LMRD 739, Saturday, August 31, 2019The Lower Mississippi River Dispatch"Voice of the Mississippi River"
*Note: re-sending with a few corrections and some new photos...
The view down the street from my parent's house in 2016 - when the Sunflower River crested around 25.5' on the Clarksdale gage. It crested not much lower in 2019. And this same house got flooded -- again.
2,000 Years Old, in River Years
Seen above, the Quapaw Canoe Company home base flooded out in 2016; it happened again this year, (!) in 2019. So, two 1,000 year floods in 3 years. I am now 2,000 years old.... I feel like it too.
I would like to extend my heartfelt sympathy for all of those flooded out in 2019 all over the greater Miss River Valley: all of those inhabiting and making their livings along the Arkansas, the Missouri, the Upper Miss, the Yazoo Delta -- and everywhere else across the big drainage.
Webbers Falls, OK, flooded out by the highest waters ever along the Arkansas River, June, 2019
I know what it feels like. We were flooded out in 2016 by catastrophic rainfall in the Sunflower River basin. And then it happened again this year, in 2019. We have lost two entire business seasons as result. Many farmers across the big valley lost an entire growing season in 2019. It takes a long time to recover from the mud, the mold, the mental anguish.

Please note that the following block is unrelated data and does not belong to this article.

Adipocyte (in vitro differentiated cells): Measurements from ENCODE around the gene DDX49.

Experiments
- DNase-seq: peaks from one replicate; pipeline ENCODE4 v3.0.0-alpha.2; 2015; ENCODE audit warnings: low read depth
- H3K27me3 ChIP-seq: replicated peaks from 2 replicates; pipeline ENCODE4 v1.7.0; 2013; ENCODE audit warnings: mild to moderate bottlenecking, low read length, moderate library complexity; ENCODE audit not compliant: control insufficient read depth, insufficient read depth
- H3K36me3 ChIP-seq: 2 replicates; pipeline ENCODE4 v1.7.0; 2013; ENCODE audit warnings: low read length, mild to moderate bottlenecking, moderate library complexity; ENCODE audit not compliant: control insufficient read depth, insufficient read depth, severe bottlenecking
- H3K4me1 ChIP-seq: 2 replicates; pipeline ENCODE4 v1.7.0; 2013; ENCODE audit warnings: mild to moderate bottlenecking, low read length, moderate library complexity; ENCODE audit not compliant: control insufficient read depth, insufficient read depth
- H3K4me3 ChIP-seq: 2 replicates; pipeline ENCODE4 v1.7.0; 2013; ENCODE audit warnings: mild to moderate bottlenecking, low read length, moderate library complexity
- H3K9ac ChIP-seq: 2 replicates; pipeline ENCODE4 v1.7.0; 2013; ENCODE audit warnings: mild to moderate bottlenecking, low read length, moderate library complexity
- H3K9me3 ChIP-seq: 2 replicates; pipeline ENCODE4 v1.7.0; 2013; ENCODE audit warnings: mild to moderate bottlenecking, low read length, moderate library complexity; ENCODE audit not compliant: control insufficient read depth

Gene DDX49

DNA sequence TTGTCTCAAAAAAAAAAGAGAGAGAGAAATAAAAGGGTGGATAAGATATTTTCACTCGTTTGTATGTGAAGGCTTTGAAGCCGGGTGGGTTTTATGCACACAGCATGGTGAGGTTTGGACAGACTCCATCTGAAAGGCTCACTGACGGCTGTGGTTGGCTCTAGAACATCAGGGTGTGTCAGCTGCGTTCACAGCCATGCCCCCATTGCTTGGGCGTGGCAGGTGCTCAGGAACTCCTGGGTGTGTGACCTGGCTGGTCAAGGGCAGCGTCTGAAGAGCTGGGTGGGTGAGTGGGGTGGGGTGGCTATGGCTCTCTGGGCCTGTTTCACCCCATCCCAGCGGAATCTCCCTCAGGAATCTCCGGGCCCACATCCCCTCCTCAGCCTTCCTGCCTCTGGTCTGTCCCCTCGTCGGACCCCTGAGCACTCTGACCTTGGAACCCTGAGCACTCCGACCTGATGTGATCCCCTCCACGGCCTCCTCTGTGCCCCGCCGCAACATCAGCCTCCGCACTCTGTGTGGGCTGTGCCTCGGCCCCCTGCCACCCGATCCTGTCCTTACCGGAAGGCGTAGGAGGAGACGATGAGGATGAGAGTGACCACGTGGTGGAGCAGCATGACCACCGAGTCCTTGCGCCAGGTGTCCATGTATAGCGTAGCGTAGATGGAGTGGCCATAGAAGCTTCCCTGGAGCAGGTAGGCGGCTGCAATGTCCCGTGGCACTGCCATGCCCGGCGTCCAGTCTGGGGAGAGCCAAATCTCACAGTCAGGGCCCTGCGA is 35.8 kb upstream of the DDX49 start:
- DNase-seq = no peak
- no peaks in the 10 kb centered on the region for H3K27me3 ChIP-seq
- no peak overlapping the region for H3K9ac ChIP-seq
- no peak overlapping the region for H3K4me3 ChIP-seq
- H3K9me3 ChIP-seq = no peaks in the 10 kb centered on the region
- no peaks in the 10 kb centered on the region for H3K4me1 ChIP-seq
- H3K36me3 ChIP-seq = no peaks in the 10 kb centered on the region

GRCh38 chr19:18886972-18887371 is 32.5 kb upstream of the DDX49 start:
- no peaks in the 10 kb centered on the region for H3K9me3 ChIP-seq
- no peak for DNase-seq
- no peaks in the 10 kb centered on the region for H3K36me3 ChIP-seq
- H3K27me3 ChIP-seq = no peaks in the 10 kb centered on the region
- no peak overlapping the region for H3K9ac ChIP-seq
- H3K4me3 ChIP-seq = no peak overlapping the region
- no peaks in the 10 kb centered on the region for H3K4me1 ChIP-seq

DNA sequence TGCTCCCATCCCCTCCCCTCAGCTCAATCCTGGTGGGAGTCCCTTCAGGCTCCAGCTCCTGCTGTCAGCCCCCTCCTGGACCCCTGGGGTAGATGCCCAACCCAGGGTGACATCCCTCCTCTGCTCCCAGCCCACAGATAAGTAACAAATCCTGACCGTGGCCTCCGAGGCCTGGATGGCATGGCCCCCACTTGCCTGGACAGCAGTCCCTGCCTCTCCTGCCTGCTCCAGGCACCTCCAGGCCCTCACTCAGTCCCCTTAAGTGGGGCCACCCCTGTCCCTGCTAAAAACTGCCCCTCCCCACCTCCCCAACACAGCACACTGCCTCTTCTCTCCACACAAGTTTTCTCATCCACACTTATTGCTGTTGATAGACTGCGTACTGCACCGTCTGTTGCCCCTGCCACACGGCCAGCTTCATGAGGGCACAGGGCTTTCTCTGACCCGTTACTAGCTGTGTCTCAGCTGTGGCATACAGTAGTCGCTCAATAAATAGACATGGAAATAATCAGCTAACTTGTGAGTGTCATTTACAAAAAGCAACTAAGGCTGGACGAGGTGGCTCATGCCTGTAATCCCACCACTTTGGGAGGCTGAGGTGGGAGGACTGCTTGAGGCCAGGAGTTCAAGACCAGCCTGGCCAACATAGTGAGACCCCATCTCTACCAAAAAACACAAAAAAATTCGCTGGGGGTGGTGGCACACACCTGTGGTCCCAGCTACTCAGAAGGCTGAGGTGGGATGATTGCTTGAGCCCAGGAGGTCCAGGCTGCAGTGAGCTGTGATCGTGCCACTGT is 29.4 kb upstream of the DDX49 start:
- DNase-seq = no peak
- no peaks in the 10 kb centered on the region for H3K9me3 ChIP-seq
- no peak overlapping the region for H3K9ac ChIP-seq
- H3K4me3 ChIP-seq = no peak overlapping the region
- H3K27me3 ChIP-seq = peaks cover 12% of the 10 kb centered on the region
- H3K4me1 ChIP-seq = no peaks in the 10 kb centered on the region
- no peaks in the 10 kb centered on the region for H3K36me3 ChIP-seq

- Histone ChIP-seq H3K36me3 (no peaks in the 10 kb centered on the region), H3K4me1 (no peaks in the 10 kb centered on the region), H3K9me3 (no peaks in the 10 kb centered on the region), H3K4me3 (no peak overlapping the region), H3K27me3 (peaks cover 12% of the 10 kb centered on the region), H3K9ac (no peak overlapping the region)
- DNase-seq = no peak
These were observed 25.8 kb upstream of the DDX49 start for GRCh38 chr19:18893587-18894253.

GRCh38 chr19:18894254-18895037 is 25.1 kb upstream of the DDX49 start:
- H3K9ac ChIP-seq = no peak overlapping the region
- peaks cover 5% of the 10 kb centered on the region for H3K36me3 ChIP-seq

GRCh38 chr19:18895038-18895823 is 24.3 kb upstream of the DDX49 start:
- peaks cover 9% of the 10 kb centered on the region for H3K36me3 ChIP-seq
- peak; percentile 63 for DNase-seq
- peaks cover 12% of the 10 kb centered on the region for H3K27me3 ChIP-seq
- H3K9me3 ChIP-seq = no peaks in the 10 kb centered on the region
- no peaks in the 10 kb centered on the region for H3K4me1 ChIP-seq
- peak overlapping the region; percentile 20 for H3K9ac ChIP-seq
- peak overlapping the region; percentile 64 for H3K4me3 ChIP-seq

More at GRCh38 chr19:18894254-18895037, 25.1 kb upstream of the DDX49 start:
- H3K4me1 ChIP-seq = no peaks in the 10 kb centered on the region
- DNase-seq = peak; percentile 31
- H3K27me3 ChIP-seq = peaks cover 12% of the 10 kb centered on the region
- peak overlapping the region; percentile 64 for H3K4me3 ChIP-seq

Our recovery efforts 2016 and 2019 have been done from canoes, kayaks and paddleboards -- many of you helped us out!
If you happen to live along the Sunflower River, like us, you are now 2,000 years old — in "river flood years' that is. Maybe this is something like "dog years" or "cat years?" A new measurement for marking our lives? For those who get flooded out the recovery can be long and difficult, if at all.
There is one distinct difference for us: we moved our home base out of the Sunflower River floodplain in 2016 and will never move back. So 2019 was not as painful. We did lose a season of postponed or cancelled trips. But we didn't suffer as serious a flood recovery.
Sallisaw Park Lake, OK, June 2019
A Long Summer's Journey Across the Big Valley
This summer my daughter and I traveled to the far ends of the big valley in pursuit of various destinations involving camp and family, and everywhere we went were signs of flooding rivers and lakes, and towns and communities in recovery.
Concordia Quebecoix French Canoe Camp in Voyageur's Nat'l Park
Our journeys took us up the Arkansas River Valley through Oklahoma, Texas, and into Colorado, and then slightly over the divide into the Rio Grande, and the Chama, and then another divide into the Animas, the Dolores, the Uncompahgre, all feeding the Colorado, then back into the Mississippi drainage along the headwaters of the Arkansas, the South Platte, the North Platte, then to Turtle River Lake, the Upper Miss, and then over another divide into Voyageur's Nat'l Park (drains to Hudson Bay), then the back down along the Minnehaha, the Minnesota, and then finally across the Ohio River Valley, to the Tennessee, and the Elk River.
We experienced communities recovering and rebuilding from 2019 flooding in the Lower Arkansas Valley, and also the Lower Missouri River Valley. Towns like Webbers Falls, OK, full of mud and driftwood, and all of the bridges shut down along the Missouri in between Omaha, NE, and St. Joseph, MO.